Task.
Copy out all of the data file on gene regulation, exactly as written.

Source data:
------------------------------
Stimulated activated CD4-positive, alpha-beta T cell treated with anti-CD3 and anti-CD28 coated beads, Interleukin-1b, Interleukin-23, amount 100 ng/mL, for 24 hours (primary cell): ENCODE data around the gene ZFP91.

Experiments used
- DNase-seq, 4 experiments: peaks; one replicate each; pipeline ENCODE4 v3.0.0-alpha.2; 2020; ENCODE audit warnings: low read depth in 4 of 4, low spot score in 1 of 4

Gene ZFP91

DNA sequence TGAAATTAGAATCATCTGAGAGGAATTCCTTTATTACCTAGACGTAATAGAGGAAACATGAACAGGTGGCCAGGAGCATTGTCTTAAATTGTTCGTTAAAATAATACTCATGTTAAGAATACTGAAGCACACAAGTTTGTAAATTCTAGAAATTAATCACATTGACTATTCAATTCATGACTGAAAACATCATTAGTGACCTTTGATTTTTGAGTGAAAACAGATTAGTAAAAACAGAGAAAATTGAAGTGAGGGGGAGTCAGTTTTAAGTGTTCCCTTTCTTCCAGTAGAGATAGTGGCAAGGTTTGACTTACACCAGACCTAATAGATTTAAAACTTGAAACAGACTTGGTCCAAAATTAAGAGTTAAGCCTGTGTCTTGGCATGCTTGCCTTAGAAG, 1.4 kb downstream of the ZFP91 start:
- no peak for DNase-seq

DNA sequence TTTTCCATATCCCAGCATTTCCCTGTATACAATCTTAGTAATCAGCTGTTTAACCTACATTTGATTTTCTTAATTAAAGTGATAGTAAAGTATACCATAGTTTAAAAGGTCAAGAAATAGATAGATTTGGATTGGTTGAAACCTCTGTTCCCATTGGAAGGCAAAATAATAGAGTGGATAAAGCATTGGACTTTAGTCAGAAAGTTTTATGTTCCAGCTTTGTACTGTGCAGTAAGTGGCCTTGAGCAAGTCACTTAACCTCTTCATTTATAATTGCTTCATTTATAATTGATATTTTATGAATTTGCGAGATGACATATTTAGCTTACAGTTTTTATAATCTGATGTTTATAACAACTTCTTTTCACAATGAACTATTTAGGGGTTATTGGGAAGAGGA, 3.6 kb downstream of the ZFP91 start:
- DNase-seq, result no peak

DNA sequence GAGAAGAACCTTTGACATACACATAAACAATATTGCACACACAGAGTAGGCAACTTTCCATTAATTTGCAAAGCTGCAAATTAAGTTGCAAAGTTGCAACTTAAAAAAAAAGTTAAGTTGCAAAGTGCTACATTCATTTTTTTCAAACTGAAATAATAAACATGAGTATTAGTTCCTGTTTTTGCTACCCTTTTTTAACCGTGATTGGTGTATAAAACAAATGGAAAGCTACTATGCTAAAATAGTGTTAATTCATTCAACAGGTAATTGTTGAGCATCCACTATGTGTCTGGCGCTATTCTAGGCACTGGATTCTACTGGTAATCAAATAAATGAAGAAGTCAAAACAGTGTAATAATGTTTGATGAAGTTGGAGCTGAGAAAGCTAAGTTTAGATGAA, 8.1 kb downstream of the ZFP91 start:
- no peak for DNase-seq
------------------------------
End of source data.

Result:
Stimulated activated CD4-positive, alpha-beta T cell treated with anti-CD3 and anti-CD28 coated beads, Interleukin-1b, Interleukin-23, amount 100 ng/mL, for 24 hours (primary cell): ENCODE data around the gene ZFP91.

Experiments used
- DNase-seq, 4 experiments: peaks; one replicate each; pipeline ENCODE4 v3.0.0-alpha.2; 2020; ENCODE audit warnings: low read depth in 4 of 4, low spot score in 1 of 4

Gene ZFP91

DNA sequence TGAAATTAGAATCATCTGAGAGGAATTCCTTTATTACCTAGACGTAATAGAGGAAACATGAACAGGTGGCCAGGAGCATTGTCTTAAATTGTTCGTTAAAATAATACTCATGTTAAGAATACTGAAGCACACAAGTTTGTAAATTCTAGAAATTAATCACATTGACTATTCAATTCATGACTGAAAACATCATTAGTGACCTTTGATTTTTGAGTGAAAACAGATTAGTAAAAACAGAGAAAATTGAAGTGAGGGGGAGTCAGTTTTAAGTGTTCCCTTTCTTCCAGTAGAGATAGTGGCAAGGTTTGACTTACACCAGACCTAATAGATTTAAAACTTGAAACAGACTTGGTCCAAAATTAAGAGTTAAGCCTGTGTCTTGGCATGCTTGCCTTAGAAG, 1.4 kb downstream of the ZFP91 start:
- no peak for DNase-seq

DNA sequence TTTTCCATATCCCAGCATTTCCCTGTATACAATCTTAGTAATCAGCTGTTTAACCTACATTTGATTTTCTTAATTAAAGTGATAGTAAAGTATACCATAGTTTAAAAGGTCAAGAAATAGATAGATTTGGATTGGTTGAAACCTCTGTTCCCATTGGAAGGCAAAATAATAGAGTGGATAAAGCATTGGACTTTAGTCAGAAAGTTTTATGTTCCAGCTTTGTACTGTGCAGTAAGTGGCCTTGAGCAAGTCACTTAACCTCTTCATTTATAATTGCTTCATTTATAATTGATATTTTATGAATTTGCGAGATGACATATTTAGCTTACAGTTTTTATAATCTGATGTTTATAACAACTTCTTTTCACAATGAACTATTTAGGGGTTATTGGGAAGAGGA, 3.6 kb downstream of the ZFP91 start:
- DNase-seq, result no peak

DNA sequence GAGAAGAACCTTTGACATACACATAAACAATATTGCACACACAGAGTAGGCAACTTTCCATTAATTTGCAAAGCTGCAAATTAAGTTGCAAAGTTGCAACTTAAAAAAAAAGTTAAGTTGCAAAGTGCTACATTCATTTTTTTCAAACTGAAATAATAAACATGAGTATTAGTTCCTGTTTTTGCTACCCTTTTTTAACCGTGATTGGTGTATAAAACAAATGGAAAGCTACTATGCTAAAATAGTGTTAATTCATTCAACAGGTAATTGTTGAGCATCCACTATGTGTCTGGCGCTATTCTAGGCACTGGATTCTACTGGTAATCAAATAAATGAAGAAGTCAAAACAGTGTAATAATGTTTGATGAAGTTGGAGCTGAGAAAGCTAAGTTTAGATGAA, 8.1 kb downstream of the ZFP91 start:
- no peak for DNase-seq